Jason Wingard resigns as Temple University's president
UPDATE: Temple University could name an acting president
PHILADELPHIA (CBS) -- Jason Wingard resigned as Temple University's president, the university announced Tuesday.
Wingard was the university's first Black president.
Mitchell Morgan, the chair of the Board of Trustees, released a statement following Wingard's resignation:
"Among the priorities the Board set for Dr. Wingard were developing and executing a strategy to enhance the value proposition, reputation, and external profile of the University. He demonstrated unwavering commitment to that mandate, and his contributions to advancing the University's mission have been significant. We are confident that the University will benefit from the strategies and initiatives launched by Dr. Wingard, in the years to come. We thank him for his leadership and dedication to the Temple community.
Given the urgent matters now facing the University, particularly campus safety, the Board and the administration will ensure the highest level of focus on these serious issues. We understand that a concerted and sustained effort must be undertaken as we attempt to solve these problems.
At the same time, we acknowledge that these issues adversely affect all of the University's constituencies. We recognize that solutions will be most effective, impactful and long-lasting when they reflect the perspectives of so many different groups who care deeply about Temple's future. We remain confident that the University can overcome these challenges with your support."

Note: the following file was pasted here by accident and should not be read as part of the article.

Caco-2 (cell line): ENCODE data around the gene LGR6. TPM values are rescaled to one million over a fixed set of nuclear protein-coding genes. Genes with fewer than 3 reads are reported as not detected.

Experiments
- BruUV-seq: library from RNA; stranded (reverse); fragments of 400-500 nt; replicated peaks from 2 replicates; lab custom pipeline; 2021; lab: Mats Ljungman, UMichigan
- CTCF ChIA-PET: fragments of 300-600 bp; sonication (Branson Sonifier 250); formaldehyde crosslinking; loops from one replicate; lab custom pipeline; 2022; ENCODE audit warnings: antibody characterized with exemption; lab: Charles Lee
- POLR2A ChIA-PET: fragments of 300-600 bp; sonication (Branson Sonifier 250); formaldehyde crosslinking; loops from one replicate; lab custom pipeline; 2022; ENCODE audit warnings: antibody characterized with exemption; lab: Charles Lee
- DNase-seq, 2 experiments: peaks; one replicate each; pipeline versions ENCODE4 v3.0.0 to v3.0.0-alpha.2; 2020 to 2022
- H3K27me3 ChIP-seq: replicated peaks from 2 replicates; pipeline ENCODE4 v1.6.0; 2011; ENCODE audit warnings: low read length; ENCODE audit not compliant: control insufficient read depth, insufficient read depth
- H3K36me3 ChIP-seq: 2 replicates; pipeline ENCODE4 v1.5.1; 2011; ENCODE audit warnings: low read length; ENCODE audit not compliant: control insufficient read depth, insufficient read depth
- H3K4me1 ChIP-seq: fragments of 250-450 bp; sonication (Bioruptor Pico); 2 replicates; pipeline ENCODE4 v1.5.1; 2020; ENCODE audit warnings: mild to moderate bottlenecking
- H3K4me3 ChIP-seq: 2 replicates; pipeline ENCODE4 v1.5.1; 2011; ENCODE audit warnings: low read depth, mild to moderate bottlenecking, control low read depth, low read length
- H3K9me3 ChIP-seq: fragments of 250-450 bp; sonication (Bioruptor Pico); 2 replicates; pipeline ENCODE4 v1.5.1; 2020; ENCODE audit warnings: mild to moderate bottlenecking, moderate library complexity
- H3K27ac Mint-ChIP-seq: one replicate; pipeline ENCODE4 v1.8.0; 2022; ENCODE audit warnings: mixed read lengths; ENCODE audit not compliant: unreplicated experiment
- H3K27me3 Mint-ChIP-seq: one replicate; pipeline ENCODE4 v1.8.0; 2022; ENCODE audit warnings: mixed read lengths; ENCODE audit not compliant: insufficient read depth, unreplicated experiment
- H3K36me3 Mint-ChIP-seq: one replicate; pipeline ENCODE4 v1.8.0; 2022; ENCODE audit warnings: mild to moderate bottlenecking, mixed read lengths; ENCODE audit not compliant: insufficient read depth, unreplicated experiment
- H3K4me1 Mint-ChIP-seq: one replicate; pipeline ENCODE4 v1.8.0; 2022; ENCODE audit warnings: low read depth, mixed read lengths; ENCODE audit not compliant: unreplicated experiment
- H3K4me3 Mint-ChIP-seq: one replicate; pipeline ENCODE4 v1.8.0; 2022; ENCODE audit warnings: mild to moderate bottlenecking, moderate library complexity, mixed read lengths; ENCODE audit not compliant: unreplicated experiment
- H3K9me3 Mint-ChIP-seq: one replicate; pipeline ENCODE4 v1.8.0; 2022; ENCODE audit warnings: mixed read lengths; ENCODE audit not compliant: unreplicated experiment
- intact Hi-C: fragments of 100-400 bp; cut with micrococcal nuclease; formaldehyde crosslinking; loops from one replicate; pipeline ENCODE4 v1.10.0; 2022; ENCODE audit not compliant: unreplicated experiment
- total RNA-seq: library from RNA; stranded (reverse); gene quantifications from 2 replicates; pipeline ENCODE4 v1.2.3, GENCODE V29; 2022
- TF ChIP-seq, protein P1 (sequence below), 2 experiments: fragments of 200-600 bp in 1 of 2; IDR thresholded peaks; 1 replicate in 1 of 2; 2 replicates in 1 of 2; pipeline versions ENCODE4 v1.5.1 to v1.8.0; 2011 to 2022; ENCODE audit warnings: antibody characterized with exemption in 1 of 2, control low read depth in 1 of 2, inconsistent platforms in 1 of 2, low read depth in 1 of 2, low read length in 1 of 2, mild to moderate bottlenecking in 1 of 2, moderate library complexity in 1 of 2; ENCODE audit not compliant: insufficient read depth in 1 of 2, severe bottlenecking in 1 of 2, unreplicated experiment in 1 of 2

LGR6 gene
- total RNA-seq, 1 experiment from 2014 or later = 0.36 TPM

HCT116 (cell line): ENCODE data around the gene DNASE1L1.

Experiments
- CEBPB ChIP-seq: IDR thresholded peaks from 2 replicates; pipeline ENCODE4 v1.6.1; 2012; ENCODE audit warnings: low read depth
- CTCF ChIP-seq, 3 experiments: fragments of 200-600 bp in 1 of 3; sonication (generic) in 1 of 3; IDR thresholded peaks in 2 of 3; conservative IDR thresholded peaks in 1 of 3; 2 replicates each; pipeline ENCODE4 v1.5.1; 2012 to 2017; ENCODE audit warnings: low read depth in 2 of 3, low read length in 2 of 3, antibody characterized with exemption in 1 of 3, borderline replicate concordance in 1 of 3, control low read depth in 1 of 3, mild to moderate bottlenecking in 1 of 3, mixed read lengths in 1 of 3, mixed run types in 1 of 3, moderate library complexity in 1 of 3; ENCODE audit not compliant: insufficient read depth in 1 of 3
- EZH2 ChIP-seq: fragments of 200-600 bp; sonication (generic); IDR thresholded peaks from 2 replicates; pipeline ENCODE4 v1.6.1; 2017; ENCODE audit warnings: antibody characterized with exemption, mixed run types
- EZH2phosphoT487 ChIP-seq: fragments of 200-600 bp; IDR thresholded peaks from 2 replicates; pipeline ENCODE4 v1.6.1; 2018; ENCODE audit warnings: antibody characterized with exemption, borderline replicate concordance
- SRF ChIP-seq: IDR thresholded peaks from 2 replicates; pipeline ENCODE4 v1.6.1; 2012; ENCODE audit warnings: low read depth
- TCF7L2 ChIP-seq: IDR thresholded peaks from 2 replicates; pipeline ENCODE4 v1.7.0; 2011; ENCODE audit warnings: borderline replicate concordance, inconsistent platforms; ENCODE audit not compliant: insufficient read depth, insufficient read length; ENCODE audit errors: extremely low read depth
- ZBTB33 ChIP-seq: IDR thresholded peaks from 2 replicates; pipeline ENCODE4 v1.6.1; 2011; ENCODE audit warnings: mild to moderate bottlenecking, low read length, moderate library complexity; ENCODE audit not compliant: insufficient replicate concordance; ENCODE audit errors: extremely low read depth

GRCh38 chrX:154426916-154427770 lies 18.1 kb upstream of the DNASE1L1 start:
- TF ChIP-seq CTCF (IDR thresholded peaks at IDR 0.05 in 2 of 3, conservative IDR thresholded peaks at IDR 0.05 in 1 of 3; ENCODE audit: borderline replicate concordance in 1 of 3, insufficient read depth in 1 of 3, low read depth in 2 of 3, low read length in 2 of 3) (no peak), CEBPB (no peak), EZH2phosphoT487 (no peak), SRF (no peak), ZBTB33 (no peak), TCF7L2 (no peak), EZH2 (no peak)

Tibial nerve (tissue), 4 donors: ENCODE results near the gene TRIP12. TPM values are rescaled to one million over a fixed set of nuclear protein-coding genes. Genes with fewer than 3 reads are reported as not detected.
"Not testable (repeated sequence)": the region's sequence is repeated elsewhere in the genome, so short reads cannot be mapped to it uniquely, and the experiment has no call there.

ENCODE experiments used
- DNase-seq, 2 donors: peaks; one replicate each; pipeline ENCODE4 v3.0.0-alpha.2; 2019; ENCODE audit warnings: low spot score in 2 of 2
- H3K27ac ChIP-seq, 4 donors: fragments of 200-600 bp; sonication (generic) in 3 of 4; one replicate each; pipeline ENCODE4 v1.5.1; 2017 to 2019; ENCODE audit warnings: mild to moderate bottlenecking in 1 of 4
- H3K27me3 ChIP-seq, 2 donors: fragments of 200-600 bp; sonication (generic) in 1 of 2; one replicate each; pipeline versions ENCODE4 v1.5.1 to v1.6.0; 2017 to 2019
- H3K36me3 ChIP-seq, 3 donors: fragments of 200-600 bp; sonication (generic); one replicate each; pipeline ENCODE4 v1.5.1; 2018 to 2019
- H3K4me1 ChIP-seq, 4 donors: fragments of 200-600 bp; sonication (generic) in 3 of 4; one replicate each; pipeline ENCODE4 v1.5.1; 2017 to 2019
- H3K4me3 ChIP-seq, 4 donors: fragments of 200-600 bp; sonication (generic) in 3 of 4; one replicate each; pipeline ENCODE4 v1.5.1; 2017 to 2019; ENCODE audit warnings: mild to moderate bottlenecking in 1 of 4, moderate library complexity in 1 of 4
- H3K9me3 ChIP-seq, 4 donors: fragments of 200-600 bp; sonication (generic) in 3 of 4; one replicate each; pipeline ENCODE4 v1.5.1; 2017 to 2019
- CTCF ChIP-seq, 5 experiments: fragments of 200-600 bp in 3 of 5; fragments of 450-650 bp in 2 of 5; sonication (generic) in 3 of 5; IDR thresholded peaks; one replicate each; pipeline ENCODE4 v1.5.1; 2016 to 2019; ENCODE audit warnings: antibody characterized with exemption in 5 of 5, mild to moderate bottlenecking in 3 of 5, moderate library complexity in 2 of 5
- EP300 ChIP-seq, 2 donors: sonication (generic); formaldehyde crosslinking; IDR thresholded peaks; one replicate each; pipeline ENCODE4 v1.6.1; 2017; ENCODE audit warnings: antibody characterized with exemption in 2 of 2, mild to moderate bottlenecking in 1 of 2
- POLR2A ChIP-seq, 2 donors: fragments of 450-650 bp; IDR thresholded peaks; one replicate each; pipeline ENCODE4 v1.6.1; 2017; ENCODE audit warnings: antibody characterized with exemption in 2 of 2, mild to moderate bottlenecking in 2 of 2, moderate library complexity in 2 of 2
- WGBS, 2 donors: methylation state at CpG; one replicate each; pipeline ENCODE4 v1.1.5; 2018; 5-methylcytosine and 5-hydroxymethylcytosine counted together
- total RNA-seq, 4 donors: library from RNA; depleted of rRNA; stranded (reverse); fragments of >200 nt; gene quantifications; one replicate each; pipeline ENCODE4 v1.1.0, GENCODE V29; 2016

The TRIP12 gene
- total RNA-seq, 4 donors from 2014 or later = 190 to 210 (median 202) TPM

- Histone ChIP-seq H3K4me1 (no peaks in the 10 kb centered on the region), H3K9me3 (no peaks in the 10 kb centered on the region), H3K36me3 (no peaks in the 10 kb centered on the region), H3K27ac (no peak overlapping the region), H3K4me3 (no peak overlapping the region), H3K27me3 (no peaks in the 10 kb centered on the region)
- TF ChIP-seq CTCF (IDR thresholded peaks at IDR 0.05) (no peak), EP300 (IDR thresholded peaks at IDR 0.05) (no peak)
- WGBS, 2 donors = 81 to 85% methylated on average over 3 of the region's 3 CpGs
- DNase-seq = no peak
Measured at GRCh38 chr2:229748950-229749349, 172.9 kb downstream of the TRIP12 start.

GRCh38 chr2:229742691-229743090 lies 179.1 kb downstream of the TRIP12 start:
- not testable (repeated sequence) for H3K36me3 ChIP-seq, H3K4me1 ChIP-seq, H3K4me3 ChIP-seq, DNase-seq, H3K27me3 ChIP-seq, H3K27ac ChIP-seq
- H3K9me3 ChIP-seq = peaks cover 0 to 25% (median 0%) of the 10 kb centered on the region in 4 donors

Wingard's resignation will be effective on March 31, Morgan said in a statement. Wingard was hired as Temple's 12th president in July of 2021.
Morgan added that the Board of Trustees will designate a small group of senior Temple leaders to guide the university. The "group will have many years of Temple experience" and a devotion to its mission, according to a release.
Wingard's tenure at Temple was tumultuous and filled with plenty of scrutiny as crime increased around campus, the death of Temple Police Sgt. Christopher Fitzgerald and a 42-day strike by graduate student workers.
The Temple Association of University Professionals (TAUP) authorized a vote of confidence last week on senior leadership at the school, including Wingard, Morgan and provost Gregory Mandel. The TAUP said they will continue with a vote of no confidence in April for Morgan and Mandel.
Eighty-four percent of the 917 members of TAUP supported to move ahead with a no confidence vote.
Ninety-seven percent of union members sought a no-confidence vote in Wingard, 86% sought a no-confidence vote for Morgan and 79% sought one for Mandel.
Last December, Wingard announced that he planned to move to a rowhome just off campus and sell his Chestnut Hill home, but neither happened. His home was never put on the market.
Wingard also promised to beef up security in 2021 after the murder of Temple student Samuel Collington, but that also fell short.
Students were not surprised to hear Wingard submitted his resignation during a special meeting Tuesday afternoon.
"I think he's not taking certain actions that he could be taking, so I think stepping down is the best," Joan Tom, a freshman at Temple, said.
Students also said while safety is their top concern, they believe Wingard prioritized his personal image over impact.
"It's one of the only campuses in America where I feel like it's normalized for my classmates to constantly be targeted," Riley Brady, a sophomore at Temple, said.
"We've been getting emails from him where he's trying to make it seem like he's doing more than he actually is, and weirdly victimizing himself," Natalie Shoulberg said.
Keep Us Safe Temple university co-founder Nate Weinberg hopes this change is just the first of many.
"No one is off the hook until we are all safe at Temple," Weinberg said.
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